SHOTS HEALTH NEWS – A new generation of blood tests is poised to change the way doctors determine whether patients with memory loss also have Alzheimer’s disease.
The tests detect substances in the blood that indicate the presence of sticky amyloid plaques in the brain — a hallmark of Alzheimer’s. So these tests have the potential to replace current diagnostic procedures, like costly PET scans and uncomfortable spinal taps.
Blood tests also promise to provide doctors with a quick way to identify patients who could benefit from new drugs that remove amyloid from the brain.
But the accuracy of the tests still varies widely.
“Some of them are really good, and some of them are really bad,” says Dr. Suzanne Schindler, a dementia specialist at Washington University School of Medicine in St. Louis.
The search for plaques and tangles
Blood tests represent the latest advance in efforts to detect the buildup of amyloid plaques and fibrous tangles in the brain.
“It used to be that the only way you could definitively diagnose someone with Alzheimer disease is by doing an autopsy,” Schindler says.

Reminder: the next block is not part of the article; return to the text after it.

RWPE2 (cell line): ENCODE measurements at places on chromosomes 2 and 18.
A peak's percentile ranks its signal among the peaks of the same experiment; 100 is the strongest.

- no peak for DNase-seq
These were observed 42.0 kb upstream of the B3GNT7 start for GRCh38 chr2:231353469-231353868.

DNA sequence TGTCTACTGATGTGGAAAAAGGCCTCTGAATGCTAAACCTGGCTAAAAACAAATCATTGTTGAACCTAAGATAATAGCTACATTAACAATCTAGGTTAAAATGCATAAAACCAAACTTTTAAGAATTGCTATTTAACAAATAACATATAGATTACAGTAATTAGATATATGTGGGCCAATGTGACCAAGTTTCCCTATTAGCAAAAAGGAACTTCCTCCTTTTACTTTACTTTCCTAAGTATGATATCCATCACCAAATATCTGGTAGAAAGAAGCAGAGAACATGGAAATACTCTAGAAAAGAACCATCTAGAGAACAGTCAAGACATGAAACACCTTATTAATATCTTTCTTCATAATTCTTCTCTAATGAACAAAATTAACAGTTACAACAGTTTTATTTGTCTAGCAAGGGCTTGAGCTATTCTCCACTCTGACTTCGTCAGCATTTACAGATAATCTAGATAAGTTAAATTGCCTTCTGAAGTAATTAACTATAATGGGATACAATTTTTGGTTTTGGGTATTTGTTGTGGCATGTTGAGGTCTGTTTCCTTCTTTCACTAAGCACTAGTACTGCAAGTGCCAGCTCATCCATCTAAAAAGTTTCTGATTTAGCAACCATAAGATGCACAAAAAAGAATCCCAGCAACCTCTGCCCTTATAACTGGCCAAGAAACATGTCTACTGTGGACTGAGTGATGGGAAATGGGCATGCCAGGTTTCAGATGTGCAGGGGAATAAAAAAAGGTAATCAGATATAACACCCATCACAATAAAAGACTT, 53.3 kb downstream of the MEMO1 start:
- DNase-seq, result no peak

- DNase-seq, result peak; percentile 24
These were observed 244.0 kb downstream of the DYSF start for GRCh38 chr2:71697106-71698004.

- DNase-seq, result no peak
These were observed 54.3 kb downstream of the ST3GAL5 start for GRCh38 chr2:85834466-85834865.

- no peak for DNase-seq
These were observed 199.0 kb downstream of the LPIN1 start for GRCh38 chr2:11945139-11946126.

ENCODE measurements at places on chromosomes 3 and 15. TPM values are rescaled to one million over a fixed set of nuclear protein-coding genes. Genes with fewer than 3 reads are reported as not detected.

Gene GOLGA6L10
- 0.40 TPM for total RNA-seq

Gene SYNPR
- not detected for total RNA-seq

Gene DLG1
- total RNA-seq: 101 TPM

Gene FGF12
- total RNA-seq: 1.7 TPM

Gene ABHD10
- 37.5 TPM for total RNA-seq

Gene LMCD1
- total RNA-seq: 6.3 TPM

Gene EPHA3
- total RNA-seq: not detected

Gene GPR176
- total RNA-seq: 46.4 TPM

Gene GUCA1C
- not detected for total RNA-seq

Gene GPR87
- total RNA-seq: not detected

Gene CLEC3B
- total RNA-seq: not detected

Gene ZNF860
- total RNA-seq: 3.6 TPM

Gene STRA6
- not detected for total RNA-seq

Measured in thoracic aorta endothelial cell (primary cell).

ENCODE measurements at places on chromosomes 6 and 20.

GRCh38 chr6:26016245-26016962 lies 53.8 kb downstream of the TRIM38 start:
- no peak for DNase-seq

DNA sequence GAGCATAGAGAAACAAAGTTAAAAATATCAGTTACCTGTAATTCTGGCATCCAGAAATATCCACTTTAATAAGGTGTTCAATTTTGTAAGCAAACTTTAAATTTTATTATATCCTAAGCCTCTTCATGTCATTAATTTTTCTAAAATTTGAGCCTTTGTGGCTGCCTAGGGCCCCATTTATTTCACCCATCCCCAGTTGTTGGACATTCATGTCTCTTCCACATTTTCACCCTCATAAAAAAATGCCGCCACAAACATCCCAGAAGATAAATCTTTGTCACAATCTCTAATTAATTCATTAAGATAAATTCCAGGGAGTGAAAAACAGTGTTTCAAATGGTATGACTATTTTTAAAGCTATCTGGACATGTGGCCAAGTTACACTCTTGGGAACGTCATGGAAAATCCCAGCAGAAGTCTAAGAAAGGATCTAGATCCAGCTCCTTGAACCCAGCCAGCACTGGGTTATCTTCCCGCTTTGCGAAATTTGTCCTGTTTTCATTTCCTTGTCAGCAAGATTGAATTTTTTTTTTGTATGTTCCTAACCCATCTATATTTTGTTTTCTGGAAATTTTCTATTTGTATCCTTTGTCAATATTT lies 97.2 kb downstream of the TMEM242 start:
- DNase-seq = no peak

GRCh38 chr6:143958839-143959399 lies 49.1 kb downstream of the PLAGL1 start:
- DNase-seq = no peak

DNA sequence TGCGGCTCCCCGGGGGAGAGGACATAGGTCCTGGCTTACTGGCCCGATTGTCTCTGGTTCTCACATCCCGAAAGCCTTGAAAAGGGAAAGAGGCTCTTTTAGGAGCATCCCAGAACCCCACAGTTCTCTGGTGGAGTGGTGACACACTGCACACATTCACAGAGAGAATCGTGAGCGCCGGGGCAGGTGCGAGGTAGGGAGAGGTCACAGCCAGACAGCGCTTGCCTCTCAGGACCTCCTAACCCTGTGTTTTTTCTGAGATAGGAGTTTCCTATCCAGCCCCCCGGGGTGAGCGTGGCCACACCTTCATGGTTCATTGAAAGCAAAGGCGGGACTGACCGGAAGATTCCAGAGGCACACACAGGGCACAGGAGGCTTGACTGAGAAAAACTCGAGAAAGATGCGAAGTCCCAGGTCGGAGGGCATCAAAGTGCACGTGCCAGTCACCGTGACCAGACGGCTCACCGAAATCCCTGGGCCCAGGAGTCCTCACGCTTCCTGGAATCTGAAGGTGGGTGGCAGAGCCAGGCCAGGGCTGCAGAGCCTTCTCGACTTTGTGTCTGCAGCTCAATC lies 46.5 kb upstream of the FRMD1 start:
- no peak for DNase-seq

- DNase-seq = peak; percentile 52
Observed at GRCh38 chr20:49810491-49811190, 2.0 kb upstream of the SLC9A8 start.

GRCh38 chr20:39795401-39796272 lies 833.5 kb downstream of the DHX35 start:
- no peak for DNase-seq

Then, starting in the early 2000s, scientists found ways to detect plaques and tangles using PET scans and tests of spinal fluid. There are now versions of both approaches that are approved by the Food and Drug Administration.
But the scans are costly, and spinal taps are unpopular with many doctors and patients. Both also require expertise that is in short supply.
So Schindler and her colleagues got a lot of attention in 2019 when they published a paper showing that amyloid plaques could be revealed by a blood test.
“Since then, I’ve probably had 100 people email me wanting a test,” Schindler says. “In many cases, they are people who had family members who had Alzheimer’s disease, and this is their biggest fear.”
Today, labs offer more than a dozen Alzheimer’s blood tests …